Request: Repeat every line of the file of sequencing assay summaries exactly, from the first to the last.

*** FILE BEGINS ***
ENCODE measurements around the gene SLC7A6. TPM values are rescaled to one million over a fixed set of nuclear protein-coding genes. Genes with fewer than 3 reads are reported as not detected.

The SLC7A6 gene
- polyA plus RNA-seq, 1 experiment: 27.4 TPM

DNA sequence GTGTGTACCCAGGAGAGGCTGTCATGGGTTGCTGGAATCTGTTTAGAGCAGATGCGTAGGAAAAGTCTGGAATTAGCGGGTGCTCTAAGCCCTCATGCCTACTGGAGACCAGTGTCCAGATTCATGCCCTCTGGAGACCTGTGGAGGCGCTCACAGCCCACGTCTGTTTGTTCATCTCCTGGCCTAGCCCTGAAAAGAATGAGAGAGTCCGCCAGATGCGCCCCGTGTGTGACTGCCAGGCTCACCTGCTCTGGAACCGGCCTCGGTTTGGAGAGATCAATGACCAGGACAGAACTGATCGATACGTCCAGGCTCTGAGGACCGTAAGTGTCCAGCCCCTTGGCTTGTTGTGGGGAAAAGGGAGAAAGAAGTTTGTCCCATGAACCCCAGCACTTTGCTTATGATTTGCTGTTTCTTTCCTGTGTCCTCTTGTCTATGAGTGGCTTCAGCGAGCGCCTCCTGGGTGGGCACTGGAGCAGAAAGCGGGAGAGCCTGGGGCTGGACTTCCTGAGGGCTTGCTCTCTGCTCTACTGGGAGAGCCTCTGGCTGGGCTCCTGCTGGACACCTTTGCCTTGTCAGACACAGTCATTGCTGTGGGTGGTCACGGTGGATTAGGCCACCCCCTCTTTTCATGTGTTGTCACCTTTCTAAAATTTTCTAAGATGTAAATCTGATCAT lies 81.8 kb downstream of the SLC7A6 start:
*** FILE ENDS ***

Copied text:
ENCODE measurements around the gene SLC7A6. TPM values are rescaled to one million over a fixed set of nuclear protein-coding genes. Genes with fewer than 3 reads are reported as not detected.

The SLC7A6 gene
- polyA plus RNA-seq, 1 experiment: 27.4 TPM

DNA sequence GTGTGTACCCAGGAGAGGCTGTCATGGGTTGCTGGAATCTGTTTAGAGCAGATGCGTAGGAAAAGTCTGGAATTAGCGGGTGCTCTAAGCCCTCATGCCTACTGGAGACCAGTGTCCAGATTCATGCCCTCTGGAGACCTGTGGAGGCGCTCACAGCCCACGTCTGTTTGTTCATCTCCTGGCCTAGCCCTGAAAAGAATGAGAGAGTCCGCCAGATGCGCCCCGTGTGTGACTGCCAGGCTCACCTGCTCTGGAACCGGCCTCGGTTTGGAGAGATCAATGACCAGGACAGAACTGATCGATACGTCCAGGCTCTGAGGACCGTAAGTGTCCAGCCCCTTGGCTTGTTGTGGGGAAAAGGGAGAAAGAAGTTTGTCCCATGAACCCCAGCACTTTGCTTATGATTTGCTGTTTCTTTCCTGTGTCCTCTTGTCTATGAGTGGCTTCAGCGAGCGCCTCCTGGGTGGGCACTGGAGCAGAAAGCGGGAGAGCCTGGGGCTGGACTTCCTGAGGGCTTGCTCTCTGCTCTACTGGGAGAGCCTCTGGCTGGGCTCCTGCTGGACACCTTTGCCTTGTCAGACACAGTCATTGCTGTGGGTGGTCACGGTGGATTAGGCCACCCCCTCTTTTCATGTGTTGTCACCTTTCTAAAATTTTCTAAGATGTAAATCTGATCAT lies 81.8 kb downstream of the SLC7A6 start: